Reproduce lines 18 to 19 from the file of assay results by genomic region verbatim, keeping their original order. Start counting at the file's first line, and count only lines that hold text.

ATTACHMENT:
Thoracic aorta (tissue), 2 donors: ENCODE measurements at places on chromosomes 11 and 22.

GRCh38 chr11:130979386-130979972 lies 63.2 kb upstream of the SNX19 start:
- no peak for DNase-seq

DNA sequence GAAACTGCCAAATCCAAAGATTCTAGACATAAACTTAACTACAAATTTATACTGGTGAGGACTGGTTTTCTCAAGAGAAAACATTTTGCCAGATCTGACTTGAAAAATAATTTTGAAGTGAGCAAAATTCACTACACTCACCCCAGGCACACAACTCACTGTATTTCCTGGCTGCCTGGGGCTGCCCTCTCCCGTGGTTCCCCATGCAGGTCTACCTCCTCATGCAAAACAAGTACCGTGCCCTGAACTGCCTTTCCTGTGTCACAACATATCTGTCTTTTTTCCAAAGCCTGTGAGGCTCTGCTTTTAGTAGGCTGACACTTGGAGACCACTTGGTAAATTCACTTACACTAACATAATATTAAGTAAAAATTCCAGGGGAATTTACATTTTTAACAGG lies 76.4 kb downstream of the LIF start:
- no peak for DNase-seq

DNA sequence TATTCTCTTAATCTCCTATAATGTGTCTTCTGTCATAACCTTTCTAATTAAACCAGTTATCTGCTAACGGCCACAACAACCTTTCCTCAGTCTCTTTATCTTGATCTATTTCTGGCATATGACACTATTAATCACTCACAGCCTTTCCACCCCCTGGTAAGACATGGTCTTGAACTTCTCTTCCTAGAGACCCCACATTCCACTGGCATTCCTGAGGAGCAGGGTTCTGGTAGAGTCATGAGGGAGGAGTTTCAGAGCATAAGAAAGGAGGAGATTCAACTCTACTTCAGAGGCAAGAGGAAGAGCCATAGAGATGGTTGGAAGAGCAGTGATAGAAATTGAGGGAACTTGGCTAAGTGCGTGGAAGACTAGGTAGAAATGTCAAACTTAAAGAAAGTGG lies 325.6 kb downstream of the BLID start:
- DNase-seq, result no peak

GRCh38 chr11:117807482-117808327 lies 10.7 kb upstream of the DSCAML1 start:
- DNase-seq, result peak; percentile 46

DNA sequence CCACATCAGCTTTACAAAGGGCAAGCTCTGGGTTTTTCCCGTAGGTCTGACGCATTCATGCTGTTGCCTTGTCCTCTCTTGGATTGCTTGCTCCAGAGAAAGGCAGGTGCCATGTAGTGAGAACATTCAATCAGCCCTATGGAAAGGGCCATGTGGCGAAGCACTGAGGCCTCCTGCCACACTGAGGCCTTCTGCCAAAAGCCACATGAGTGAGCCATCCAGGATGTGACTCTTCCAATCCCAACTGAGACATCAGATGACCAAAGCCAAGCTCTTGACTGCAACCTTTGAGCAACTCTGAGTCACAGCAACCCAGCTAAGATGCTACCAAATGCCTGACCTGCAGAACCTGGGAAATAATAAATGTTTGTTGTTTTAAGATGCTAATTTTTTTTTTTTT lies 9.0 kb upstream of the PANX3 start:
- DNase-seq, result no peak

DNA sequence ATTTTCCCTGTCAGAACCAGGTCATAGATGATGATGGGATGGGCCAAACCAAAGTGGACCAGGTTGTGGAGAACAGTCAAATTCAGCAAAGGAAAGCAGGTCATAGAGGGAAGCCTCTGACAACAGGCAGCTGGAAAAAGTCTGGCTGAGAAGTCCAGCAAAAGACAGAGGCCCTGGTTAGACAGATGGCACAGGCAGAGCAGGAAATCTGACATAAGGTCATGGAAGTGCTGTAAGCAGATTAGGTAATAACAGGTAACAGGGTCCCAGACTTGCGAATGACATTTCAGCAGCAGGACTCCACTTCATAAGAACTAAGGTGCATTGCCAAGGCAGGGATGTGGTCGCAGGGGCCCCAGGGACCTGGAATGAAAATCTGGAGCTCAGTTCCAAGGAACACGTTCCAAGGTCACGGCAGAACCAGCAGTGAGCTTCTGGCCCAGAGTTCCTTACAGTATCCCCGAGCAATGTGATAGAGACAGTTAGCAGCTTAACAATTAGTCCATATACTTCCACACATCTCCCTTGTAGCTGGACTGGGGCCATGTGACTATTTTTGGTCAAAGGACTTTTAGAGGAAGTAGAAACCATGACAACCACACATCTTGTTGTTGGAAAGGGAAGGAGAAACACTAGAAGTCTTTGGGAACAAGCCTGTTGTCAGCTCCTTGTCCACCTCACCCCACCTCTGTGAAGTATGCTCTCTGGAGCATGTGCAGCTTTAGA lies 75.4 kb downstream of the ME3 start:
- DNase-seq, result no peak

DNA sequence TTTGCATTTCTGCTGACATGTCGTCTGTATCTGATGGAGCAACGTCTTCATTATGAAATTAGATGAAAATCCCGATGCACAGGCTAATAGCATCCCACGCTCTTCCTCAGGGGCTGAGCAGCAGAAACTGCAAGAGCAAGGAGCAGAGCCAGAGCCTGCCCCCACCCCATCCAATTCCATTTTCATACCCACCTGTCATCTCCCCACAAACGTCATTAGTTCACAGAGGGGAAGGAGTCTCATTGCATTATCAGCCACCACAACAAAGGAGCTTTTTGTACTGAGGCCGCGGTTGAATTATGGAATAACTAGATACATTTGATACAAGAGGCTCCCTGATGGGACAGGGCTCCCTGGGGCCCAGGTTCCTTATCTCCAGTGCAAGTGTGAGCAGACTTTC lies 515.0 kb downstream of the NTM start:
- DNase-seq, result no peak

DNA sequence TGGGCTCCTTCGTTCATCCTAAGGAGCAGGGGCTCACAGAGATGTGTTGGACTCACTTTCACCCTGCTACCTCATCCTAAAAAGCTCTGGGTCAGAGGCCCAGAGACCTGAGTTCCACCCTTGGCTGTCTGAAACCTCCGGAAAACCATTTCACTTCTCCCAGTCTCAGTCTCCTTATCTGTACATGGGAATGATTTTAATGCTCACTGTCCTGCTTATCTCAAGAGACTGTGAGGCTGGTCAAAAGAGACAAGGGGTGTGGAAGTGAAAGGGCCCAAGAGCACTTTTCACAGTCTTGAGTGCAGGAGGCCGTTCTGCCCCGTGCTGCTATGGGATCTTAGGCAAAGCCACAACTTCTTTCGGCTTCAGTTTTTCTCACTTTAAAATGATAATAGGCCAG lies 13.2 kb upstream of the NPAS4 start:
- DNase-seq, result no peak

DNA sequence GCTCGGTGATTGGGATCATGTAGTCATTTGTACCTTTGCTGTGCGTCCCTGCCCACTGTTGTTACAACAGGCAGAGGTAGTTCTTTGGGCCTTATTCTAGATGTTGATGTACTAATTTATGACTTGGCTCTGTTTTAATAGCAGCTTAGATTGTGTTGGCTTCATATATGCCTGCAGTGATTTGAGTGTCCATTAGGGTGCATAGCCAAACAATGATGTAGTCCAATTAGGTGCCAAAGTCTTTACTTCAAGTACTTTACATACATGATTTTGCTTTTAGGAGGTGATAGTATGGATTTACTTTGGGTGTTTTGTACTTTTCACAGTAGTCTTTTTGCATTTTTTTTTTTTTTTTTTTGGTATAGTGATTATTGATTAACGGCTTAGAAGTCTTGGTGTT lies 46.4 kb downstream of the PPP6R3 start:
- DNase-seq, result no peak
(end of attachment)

DNA sequence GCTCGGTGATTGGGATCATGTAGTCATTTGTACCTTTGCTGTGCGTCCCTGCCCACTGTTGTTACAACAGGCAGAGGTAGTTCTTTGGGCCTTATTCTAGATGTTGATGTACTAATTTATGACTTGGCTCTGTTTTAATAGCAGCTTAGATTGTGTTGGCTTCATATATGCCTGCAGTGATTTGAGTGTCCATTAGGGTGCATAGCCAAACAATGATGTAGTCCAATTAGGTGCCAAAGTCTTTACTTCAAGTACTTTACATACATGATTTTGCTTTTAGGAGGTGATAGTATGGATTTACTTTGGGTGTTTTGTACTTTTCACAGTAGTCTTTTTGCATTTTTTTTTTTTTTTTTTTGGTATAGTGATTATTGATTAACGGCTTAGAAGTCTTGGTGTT lies 46.4 kb downstream of the PPP6R3 start:
- DNase-seq, result no peak